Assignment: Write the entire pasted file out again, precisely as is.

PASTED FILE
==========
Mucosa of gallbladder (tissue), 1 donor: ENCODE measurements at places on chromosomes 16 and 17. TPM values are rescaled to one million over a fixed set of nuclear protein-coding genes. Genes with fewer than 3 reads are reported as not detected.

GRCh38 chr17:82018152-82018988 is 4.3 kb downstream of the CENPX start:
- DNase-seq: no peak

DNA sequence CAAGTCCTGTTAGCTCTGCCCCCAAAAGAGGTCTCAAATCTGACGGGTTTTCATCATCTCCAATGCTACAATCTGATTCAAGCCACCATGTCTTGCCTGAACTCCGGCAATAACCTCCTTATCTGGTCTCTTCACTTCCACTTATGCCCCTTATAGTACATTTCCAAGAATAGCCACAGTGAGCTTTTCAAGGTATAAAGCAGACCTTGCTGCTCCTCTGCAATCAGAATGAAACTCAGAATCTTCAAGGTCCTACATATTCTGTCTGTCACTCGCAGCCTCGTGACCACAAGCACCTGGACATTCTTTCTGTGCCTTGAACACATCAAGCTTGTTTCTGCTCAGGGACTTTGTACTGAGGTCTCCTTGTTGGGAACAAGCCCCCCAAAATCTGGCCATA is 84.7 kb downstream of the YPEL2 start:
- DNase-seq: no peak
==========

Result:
Mucosa of gallbladder (tissue), 1 donor: ENCODE measurements at places on chromosomes 16 and 17. TPM values are rescaled to one million over a fixed set of nuclear protein-coding genes. Genes with fewer than 3 reads are reported as not detected.

GRCh38 chr17:82018152-82018988 is 4.3 kb downstream of the CENPX start:
- DNase-seq: no peak

DNA sequence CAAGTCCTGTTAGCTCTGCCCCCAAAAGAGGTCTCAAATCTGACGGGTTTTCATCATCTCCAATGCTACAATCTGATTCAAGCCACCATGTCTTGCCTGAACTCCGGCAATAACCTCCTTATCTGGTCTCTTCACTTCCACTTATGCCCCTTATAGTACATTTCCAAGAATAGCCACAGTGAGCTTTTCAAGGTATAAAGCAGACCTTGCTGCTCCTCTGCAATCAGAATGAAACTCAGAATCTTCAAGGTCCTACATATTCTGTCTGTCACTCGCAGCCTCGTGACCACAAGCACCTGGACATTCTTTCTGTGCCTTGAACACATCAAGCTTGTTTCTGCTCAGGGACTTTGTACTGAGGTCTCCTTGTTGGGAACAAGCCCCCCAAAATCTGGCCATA is 84.7 kb downstream of the YPEL2 start:
- DNase-seq: no peak